Data security and privacy are growing concerns for consumers. And now, with Roe v. Wade overturned and abortions expected to become illegal in many U.S. states, some serious app data tracking issues have surfaced. Let’s look at what Roe v. Wade being overturned means for data privacy, what information apps collect about you, and how to keep your data safe when using apps.
The Supreme Court has overturned Roe v. Wade, ending the protection of abortion as a constitutional right that has been in place for five decades. As a result of the ruling, as many as 22 states are expected to restrict or criminalize abortion.
The revoking of federal abortion rights has caused people to worry about data privacy on period-tracking apps, which at least 55 million women in the U.S. use. Many American women have already chosen to delete period tracking apps from their phones amid fears of their sensitive data being used to prosecute them. And these fears are not baseless.
As you would expect, tech companies must comply with legal regulations. If authorities were to conduct an investigation into someone seeking or facilitating abortion in one of the states where termination is outlawed, period-tracking companies would need to hand over the data collected on the individual to the court.
According to a tech outlet Protocol, if a company is ordered by the court to supply individual user data, it can push back – but will have to hand it over about 80% of the time.
The concern over the privacy of period-tracking data feeds into the wider debate about the personal information smartphones and apps collect — and share with other parties. Without a doubt, the Supreme Court ruling is another call for users to become more mindful of their digital presence and increase their digital hygiene.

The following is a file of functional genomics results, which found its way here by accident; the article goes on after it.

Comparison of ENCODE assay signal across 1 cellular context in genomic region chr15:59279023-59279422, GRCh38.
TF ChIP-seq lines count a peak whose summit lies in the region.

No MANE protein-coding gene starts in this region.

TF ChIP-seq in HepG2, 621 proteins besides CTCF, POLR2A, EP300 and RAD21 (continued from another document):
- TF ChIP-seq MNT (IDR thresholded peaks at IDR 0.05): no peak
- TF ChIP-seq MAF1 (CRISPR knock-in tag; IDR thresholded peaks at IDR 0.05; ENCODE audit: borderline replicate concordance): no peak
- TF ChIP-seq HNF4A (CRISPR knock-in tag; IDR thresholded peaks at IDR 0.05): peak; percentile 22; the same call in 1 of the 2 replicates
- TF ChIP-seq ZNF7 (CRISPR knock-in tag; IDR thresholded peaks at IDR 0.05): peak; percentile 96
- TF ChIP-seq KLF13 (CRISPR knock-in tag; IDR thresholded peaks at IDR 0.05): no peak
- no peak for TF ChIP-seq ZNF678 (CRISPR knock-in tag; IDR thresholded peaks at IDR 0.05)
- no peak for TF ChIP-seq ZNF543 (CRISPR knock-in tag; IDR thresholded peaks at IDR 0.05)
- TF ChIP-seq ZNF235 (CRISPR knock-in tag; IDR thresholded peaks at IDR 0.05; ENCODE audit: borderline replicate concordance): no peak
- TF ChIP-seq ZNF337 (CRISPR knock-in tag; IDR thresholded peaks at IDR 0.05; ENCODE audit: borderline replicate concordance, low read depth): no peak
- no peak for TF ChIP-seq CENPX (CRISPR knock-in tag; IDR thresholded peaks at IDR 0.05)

Numerous controversies around sensitive user data collected by apps and occasions when it ended up in the wrong hands have arisen.
In 2019, a popular period-tracking app, Flo, came under fire for sharing user data with Facebook from 2016 to 2019 without their consent. Information shared included when a user was last on their period and if they intended to get pregnant.
Uber has a patchy data security record with a fair share of data breaches over the years. The biggest breach happened in 2017, when hackers accessed the driver’s license numbers of 600,000 drivers in the U.S., along with information about 57 million Uber riders and drivers globally (like their names, email addresses, and phone numbers).
However, research shows only 9% of Americans read privacy policies all the time, with 13% saying they read them often. So it isn’t surprising that many of us don’t know what information we’re allowing these apps to track!
Here’s what data apps can collect:
The app can then use this information in many ways: to gain consumer insights, refine marketing strategies, show you targeting advertising and tailored pricing — or sell it to third parties.
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